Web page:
Jonathan Cargill on Indie Labels, Press and Placement

Jonathan Cargill on Indie Labels, Press and Placement

Jonathan Cargill is a partner in the Labels Jagjaguwar, Secretly Canadian, Dead Oceans and the companies Bellwether Manufacturing and SC Distribution.  He makes management decisions for all of these companies but his areas of expertise are publicity and music licensing / placement.  Jonathan and his partners have had a great deal of success of late with artists like Bon Iver, Black Mountain, Okkervil River and Antony and the Johnsons.

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Musician Coaching:

First of all – tell me how you got into the business and wound up running all these different companies?

JC:

I knew I was going to be involved with music. I thought I was going to be a rock star, but I definitely learned very early that I wasn’t going to be a rock star.   I was managing a cafeteria at a university dormitory, and one of my employees – someone I had connected with and who had similar musical tastes and career aspirations – ended up being my partner Chris Swanson. After talking for at least a year, we decided, “Let’s just jump in and do this.” So he called upon his brother, and we pooled our collective savings. We knew of an artist, so we raised the money to press his CD. And once we had the CD, we realized we had to do something with these. We jumped in and figured it out and made a lot of calls and found distributors and a store. We just got some lucky breaks early on to the point where we had distributors and their attention, and it grew from there.

Musician Coaching:

About how long ago was this and which of these companies came first?

JC:

This was Secretly Canadian in 1996. Our first release was an album called “Gloria Hole” by June Panic, which came out September of 1996. It just grew from there, to give you more in-depth background about what goes on here in Bloomington, Indiana. After a couple years of doing Secretly Canadian, we connected with Darius Van Arman who was running Jagjaguar Records by himself in Charlottesville, VA. We connected with him because we saw some early Jagjaguar releases in stores that were compared to Secretly Canadian artists, which made us intrigued. We got to know Darius, and in 1998, Darius moved Jagjaguar from Charlottesville to Bloomington to hang out with us and have a little brain trust of struggling labels. From there, things kind of happened organically. We also have Bellwether Manufacturing and SE Distribution running out of our office. Those came about organically because we realized we were paying too much to get our CD’s manufactured. So we did a bunch of research and cut out the middleman and started working with CD manufacturing plants directly. That’s pretty much how distribution came about, because we a) didn’t have distribution and b) the people we worked with weren’t paying, so we took matters into our own hands.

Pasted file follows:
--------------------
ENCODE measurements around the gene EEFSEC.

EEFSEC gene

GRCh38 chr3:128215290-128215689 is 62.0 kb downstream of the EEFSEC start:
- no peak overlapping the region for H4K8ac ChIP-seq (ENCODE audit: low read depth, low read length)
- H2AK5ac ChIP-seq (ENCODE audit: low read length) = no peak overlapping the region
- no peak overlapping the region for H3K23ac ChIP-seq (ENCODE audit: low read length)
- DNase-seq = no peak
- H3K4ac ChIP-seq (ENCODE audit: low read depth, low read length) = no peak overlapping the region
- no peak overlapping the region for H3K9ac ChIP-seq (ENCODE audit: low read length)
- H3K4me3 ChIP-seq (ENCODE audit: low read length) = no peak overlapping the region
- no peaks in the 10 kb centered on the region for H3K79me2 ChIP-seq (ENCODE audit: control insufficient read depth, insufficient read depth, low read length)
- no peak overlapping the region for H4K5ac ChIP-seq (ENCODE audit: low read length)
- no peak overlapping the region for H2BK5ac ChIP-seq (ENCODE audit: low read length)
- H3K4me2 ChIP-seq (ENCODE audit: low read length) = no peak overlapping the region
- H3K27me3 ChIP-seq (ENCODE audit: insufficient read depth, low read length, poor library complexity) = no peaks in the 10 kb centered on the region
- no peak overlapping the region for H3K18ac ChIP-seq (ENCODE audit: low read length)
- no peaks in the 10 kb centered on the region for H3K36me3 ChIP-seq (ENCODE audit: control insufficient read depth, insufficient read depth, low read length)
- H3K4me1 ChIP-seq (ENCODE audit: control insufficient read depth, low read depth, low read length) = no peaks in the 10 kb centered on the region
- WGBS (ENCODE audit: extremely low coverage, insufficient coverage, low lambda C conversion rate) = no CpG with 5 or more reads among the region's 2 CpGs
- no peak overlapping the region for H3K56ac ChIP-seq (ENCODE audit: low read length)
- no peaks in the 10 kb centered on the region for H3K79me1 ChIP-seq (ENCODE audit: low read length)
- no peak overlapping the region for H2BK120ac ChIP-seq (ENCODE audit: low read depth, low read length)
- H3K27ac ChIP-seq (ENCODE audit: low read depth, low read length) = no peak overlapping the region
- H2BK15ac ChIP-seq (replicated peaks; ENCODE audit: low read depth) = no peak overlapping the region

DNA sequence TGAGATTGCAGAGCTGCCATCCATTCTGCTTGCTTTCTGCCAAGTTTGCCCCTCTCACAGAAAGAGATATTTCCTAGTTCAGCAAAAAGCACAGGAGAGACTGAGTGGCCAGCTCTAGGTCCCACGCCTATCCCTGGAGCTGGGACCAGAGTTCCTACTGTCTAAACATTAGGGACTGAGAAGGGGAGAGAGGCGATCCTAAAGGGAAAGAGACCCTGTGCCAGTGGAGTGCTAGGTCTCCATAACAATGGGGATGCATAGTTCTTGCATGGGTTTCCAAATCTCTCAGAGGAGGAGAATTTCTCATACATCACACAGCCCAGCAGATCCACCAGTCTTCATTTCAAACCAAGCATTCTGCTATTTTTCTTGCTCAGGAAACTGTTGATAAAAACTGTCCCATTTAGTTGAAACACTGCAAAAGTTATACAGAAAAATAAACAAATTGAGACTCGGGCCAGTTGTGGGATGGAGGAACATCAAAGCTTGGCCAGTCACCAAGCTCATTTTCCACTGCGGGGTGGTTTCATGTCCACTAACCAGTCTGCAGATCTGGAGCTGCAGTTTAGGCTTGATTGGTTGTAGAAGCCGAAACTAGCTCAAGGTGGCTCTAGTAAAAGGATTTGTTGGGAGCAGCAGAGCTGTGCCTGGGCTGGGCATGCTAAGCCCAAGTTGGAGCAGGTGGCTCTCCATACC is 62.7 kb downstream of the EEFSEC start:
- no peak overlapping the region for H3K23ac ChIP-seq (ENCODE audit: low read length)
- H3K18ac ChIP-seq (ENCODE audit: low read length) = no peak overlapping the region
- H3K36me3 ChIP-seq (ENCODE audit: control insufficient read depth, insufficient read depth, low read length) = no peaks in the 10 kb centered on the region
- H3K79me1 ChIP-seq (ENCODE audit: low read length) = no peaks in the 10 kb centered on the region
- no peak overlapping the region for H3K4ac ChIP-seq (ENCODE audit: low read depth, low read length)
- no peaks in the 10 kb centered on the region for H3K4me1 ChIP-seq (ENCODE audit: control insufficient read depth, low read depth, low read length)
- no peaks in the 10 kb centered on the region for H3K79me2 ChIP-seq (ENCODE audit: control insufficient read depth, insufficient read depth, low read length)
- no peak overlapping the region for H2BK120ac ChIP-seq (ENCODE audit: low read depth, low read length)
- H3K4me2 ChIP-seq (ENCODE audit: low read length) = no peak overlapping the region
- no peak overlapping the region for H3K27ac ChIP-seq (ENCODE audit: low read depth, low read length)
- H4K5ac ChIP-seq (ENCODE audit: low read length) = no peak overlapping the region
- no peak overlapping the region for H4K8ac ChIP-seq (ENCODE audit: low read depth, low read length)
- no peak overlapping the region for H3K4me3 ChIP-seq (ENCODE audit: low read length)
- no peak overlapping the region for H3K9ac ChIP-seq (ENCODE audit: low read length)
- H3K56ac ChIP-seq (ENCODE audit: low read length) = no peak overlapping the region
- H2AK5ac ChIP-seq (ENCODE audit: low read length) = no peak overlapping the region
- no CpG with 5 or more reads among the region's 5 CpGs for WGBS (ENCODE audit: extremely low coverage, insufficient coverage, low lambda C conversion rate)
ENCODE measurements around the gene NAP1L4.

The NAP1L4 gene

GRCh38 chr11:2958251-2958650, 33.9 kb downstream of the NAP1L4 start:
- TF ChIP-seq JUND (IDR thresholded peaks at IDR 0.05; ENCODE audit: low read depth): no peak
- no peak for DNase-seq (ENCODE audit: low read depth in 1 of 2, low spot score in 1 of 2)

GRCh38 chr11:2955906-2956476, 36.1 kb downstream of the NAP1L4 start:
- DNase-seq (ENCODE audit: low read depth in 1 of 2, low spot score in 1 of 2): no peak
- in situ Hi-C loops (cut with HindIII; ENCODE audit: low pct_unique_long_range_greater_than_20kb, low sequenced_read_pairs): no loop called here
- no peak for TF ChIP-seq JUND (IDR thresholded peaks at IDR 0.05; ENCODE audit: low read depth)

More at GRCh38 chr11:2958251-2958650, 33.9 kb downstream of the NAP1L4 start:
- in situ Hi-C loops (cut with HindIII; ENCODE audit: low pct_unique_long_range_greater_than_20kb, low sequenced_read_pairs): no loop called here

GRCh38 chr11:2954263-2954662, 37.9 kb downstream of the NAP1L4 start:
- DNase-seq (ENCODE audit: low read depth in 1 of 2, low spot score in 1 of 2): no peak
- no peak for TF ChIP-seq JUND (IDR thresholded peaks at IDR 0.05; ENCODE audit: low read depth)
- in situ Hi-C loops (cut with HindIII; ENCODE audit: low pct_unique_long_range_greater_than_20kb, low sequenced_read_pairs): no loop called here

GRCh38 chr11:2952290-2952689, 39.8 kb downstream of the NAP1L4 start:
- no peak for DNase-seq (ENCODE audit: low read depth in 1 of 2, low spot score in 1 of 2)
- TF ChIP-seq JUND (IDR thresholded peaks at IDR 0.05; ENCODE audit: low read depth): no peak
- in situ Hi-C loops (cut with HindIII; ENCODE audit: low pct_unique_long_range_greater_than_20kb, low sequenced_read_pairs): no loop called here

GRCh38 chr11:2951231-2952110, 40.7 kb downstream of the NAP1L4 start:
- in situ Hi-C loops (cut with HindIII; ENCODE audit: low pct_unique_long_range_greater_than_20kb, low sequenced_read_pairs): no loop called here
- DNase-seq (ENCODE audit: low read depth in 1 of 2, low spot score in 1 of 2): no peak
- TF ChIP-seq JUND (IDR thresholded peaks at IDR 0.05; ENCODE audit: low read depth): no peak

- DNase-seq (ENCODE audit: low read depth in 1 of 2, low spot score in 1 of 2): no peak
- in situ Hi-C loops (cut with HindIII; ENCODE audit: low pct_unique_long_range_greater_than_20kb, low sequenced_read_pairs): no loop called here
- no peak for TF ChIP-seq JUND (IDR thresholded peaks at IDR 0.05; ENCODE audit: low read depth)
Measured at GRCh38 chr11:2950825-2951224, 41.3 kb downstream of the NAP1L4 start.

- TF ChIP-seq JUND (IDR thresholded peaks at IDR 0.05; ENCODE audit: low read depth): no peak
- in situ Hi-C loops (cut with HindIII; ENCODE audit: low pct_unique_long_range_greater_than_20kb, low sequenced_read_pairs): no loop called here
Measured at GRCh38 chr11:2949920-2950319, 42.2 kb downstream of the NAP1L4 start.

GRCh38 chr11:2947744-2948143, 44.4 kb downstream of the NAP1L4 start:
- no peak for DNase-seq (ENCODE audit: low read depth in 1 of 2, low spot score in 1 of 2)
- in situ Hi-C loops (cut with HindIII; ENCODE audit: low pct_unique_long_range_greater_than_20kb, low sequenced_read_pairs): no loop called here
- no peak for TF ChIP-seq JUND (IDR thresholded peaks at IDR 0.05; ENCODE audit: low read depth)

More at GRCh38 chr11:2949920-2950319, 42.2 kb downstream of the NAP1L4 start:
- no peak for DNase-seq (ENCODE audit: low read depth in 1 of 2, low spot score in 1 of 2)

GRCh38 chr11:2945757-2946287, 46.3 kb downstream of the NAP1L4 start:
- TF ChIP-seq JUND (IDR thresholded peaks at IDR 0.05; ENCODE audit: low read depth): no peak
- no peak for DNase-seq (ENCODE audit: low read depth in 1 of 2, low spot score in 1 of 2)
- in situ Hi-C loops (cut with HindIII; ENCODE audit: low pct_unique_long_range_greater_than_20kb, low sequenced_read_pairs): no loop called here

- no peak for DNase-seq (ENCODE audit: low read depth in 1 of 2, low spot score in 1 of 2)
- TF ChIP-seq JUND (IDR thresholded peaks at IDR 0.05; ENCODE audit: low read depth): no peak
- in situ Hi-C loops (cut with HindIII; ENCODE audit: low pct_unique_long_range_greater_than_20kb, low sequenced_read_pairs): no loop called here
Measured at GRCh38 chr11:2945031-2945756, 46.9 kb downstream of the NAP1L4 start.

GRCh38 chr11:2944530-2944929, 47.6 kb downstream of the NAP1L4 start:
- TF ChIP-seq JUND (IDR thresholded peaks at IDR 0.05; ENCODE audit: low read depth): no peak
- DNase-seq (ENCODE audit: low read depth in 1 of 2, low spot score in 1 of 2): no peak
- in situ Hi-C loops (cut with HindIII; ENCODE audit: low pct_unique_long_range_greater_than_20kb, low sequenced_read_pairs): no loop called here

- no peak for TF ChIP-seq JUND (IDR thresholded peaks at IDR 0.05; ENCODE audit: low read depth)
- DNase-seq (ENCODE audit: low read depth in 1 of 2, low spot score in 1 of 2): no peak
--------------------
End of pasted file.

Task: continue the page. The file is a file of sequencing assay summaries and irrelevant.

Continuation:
Fast forward to today- we run the companies Secretly Canadian, Jagjaguar, Dead Oceans, Bellwether Manufacturing and SE Distribution out of our offices.

Musician Coaching:

You are a partner in all of these companies but what are your areas of expertise?

JC:

From the beginning, we all realized that we’re all partners and we all make macro decisions, but we have to specialize and have a division of labor. We found that pretty naturally, because we had people that were interested or had the expertise. Since there were four of us with four different backgrounds, we naturally went to our own positions. For the first eleven years I was the publicist for Secretly Canadian and Jagjaguar. Then as we hired more publicists, my role morphed. That’s when I got into the film and TV licensing. That happened out of necessity because we were getting a lot of inquiries and not really knowing what to do with them or how to handle them. I stepped up to learn how to do all that.

Musician Coaching:

I am guessing that because the phone was ringing you were able to build relationships and did a handful of cold calling as well to build up a roster of people to place with?  Is that how that worked?

JC:

Definitely. I did it the same way I built up the Rolodex of publicity contacts but with film and TV executives. It was figuring out who’s who and how to contact them.

Musician Coaching:

You really had to build this from scratch.

JC:

Yeah, but I don’t know what else I was doing, so I figured I’d just jump in and make it work. The first six years of Secretly Canadian, I also had a full-time job. It was just a super hobby, because the label was also another 40 hours. It got to the point where something had to give, and I decided to follow rock and roll. It was really a tough decision because I was taking a large pay cut and jumping into the unknown, but I just knew it was something I wanted to do.

Musician Coaching: What attracts you to an artist that makes you consider putting their records out on either of the labels you work with?  What do you look for in an artist?

JC: It’s a mixture of things that makes an artist attractive. The gateway is the music, and it has to be unanimous that we’re feeling the same about the music. There are times where someone is on the fence or didn’t like it, but there’s a due process for any band that someone really likes. We all have to connect on it.  The magic combo is artists that make great music, aren’t afraid to work, achieve the things they want and just aren’t assholes. That’s kind of the way we look at it. We’ve been pretty fortunate with finding artists who have these qualities.

The way we look at it is we’re not in the business to release one record by a band and then try to cash in and walk away from it. There are a lot of labels that do that, and that’s not what we’re about. It’s a partnership. “We’ll bust our ass for you and this is what we can offer.” We don’t tell them this, but it’s an understanding, “We hope that you’ll bust your ass and do such and such thing. Don’t be afraid to tour, connect with your fans with your website or MySpace. Do things that bands should be doing if they want to get heard.” I think symbiotic relationships are ultimately the most successful.